Mention the word ‘gamification’ and it evokes different reactions from the different people inhabiting the e-learning universe. For L&D professionals, it might be the trend they want to catch up with in their training; for instructional designers, it is a question of how and where to put it in the course; for the management, it is the ROI for the inputs – monetary and otherwise – that go into adding this element in the course. And for the learners, reactions might be either a ‘Bring it on!’ or an ‘Oh no! Not again.’
No matter what the reaction, the fact is gamification is a hot trend in e-learning right now. On the flip side, there is also the fear that its overkill may lead to its diminished usage, a few years from now. So what does the future look like for this trend? Read on.
Gamification: A hot e-learning trend
There are several reasons why gamification has become a popular trend. For learners, the use of game elements or game mechanics in e-learning provides the motivation and engagement to achieve their goals and meet their innate desire for status and achievement. Gamification:
- Adds a surprise element, when learners do not know what to expect
- Prevents learners from clicking the ‘Next’ button even before they read the entire screen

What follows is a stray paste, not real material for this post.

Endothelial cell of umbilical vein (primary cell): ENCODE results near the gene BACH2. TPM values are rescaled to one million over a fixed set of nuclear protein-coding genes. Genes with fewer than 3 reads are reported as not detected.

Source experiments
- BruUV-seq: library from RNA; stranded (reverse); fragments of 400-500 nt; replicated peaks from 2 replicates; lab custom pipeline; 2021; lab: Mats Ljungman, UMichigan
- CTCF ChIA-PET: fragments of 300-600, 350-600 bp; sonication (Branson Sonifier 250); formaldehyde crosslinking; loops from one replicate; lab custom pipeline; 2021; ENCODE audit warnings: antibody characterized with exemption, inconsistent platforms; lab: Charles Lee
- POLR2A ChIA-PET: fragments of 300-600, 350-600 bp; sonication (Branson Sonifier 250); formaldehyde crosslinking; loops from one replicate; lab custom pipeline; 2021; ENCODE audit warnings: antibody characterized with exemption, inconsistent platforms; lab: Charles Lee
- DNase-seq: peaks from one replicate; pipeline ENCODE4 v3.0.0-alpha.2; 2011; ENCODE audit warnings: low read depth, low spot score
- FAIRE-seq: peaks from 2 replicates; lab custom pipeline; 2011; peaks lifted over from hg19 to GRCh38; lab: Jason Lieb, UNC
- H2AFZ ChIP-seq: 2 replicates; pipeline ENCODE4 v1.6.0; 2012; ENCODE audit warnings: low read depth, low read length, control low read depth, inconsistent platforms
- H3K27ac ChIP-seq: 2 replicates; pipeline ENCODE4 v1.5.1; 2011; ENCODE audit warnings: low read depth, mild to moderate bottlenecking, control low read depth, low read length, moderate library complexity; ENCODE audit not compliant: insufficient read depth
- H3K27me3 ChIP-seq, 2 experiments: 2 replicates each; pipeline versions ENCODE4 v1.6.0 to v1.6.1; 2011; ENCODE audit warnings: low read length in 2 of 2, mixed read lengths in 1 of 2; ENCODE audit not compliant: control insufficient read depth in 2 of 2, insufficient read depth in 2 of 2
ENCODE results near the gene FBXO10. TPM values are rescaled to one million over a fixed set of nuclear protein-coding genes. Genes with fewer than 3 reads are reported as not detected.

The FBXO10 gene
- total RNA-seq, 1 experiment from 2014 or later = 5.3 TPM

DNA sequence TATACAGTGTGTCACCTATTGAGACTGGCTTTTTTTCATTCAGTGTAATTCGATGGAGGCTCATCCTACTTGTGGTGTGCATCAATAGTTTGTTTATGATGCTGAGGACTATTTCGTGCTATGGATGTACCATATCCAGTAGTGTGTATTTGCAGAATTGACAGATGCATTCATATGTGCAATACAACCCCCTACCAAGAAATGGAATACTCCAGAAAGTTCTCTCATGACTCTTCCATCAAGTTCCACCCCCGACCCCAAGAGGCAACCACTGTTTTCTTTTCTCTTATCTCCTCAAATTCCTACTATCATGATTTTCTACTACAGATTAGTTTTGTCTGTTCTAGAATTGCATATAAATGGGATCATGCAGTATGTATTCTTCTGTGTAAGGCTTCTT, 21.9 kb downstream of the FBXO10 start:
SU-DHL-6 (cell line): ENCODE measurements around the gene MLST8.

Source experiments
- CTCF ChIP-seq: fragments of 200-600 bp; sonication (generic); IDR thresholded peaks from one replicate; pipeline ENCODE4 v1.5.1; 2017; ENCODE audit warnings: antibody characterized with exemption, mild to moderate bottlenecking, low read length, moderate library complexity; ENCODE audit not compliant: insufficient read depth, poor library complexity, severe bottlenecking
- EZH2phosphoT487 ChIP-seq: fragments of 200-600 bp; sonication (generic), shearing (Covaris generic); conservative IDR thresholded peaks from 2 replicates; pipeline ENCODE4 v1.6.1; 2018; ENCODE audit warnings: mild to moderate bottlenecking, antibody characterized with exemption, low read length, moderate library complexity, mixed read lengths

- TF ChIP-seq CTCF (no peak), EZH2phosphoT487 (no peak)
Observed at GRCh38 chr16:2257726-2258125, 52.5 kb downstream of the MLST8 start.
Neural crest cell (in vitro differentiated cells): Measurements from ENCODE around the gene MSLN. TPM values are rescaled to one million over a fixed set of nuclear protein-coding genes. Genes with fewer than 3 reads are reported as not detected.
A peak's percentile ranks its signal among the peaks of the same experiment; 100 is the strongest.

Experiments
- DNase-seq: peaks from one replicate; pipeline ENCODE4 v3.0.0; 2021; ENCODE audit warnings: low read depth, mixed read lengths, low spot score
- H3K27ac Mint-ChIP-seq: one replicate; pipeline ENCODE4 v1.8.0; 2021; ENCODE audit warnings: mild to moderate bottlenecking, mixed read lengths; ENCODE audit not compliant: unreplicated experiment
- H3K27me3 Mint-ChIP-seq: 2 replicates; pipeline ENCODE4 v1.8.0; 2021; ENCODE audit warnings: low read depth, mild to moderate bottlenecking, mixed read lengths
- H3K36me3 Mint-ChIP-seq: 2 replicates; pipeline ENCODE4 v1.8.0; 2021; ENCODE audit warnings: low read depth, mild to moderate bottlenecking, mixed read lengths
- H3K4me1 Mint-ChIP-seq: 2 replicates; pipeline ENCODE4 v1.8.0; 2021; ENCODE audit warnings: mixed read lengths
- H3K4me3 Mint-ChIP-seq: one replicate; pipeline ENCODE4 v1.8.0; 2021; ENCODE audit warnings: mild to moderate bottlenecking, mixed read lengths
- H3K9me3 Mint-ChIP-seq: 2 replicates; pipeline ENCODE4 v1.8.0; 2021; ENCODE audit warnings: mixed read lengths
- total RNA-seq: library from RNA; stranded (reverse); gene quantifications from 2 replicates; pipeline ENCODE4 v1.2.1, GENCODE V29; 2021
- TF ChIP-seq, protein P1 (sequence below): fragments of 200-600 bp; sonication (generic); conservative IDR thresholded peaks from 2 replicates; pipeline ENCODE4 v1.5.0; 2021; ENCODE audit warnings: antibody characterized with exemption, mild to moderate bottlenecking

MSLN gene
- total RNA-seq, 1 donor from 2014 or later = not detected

- Captures attention
Research says gamification has resulted in a 9% increase in retention rate, 11% higher factual knowledge, and a 14% increase in skill-based knowledge amongst employees. So why does it work?
Game elements in e-learning courses attract Gen Y learners because of their elements of competition and learners’ drive to excel. It suits a generation at home with computers, gaming and social media; gamification is an extension of a familiar environment incorporated into their training.
In this age of information overload, going through an e-learning course may not motivate employees to learn. Gamification engages the learner and ensures key learning points are noticed and committed to memory.
Points, badges, and leaderboards encourage healthy competition and camaraderie among employees. Gamification also allows for employees to be in control, be self-directing, and encourages the discovery of knowledge through exploration. In short, it is learner- centric.
When learning is packaged in an attractive way through gamification, it is but natural for learners to participate in the learning and the increased engagement helps in skill building. Knowledge is assimilated and retained and can be put into practice immediately on the job. This faster transition translates into better ROI in training for organizations.
Gamification can change the way employees react to training, for instance, in sales training, if the process of learning about a product is made more engaging through gamification, it will enable the sales person sell the product better. Sometimes, gamification can make the course so interesting that employees commit even their personal time to the course.
With gamification showing positive results, organizations, L & D professionals, and even e-learning providers tend to include it in e-learning courses without understanding how learners learn or the psychology of how it affects learner engagement.
Gamification can succeed, provided it is not used just because it is a fad. Nor should it be viewed as the silver bullet that can make training instantly effective. The caveat here is avoiding the pitfalls while including gamification in e-learning so that it brings the results it is supposed to.